The Study

We performed a nationwide retrospective cohort study to estimate vaccine effectiveness against PCR-confirmed SARS-CoV-2 infections among adolescent Israel residents 12–15 years of age who had received the second vaccine dose during July 1–24, 2021. The data sources used are described in detail elsewhere (8). We estimated vaccine effectiveness and 95% CIs by using (1 – incidence rate ratio) × 100 for 1–7, 8–14, 15–21, and 22–28 days after the second vaccine dose. Incidence rate ratio denotes the ratio of the rate of PCR-confirmed SARS-CoV-2 infections in the vaccinated and unvaccinated groups.

We excluded from analysis adolescents who had had a documented SARS-CoV-2–positive PCR result before the evaluation periods, regardless of their vaccination status. When several positive SARS-CoV2 test results were documented for the same person during the study period, we included only the first result in our analysis.

We determined the number of unvaccinated controls for each date during July 1–24, 2021, by omitting the number of fully vaccinated adolescent Israel residents 12–15 years of age who had received the second BNT162b2 vaccine dose on a particular date from the total number of Israel residents who did not have a documented SARS-CoV-2–positive test result and had not received only a single vaccine dose by that date. We expressed the denominators of the vaccinated and unvaccinated groups in person-days.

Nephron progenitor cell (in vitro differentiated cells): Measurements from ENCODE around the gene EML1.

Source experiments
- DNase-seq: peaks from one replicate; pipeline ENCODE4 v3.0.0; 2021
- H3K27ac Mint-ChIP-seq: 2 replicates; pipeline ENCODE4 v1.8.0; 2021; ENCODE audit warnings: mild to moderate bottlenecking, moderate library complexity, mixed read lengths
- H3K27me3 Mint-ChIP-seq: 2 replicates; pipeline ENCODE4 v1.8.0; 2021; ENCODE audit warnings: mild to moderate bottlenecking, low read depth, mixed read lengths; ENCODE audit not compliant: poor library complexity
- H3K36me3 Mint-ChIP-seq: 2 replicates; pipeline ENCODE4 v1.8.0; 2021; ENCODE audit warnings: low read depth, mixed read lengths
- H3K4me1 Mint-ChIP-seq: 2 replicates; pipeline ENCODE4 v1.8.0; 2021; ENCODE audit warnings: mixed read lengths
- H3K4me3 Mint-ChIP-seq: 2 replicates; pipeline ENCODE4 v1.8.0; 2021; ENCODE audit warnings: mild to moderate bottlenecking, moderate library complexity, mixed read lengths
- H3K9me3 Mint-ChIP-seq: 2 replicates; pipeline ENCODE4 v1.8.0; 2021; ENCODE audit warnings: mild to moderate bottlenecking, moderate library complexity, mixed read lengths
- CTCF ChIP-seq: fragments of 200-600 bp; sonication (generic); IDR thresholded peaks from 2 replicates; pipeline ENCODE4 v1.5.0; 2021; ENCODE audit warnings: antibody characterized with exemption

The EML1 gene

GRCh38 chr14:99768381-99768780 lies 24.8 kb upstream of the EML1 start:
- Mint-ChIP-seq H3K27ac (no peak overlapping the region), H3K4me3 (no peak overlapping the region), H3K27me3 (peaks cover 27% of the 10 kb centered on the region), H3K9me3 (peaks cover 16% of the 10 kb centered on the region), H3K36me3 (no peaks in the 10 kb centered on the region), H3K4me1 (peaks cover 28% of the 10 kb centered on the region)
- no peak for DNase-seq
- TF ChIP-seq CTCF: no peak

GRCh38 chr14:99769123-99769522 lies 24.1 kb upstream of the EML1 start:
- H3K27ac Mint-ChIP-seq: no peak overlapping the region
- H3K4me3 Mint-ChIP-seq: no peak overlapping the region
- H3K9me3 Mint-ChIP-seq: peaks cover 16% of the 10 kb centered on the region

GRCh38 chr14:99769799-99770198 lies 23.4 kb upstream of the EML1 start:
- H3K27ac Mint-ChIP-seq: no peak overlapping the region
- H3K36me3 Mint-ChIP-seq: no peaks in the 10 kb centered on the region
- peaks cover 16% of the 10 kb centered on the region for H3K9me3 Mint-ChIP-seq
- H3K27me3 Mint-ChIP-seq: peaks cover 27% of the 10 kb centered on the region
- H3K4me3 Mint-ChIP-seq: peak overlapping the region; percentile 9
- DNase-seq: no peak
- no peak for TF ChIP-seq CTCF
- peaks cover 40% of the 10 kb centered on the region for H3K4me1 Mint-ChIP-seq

Figure 2

Vaccine effectiveness against severe acute respiratory syndrome coronavirus 2 infection in adolescents 12–15 years of age, by time after second dose of BNT162b2 vaccine (Pfizer-BioNTech, https://www.pfizer.com), Israel, 2021. Error bars indicate 95% CIs.

Figure 2. Vaccine effectiveness against severe acute respiratory syndrome coronavirus 2 infection in adolescents 12–15 years of age, by time after second dose of BNT162b2 vaccine (Pfizer-BioNTech, https://www.pfizer.com), Israel, 2021....

After administration of the second vaccine dose, crude vaccine effectiveness against laboratory-confirmed SARS-CoV-2 infection was 55.3% (95% CI 41.3%–66.0%) in the first week, 87.1% (95% CI 81.0%–91.2%) in the second week, 91.2% (87.4%–93.8%) in the third week, and 88.2% (95% CI 85.0%–90.7%) in the fourth week (Table; Figure 2). Vaccine effectiveness differed significantly between the first and subsequent weeks, but we found no statistically significant differences in vaccine effectiveness among the second, third, and fourth weeks. Because of the small number of cases of SARS-CoV-2 infection among vaccinated adolescents, we could not adjust for weekly vaccine effectiveness evaluation. However, adjustments for sex and epidemiologic week for days 8–28 after the second dose combined demonstrated adjusted vaccine effectiveness of 91.5% (95% CI 88.2%–93.9%) against SARS-CoV-2 infection (Table). We did not estimate vaccine effectiveness against symptomatic diseases because epidemiologic investigation was performed for 42% of vaccinated and 40% of unvaccinated adolescents in our cohort.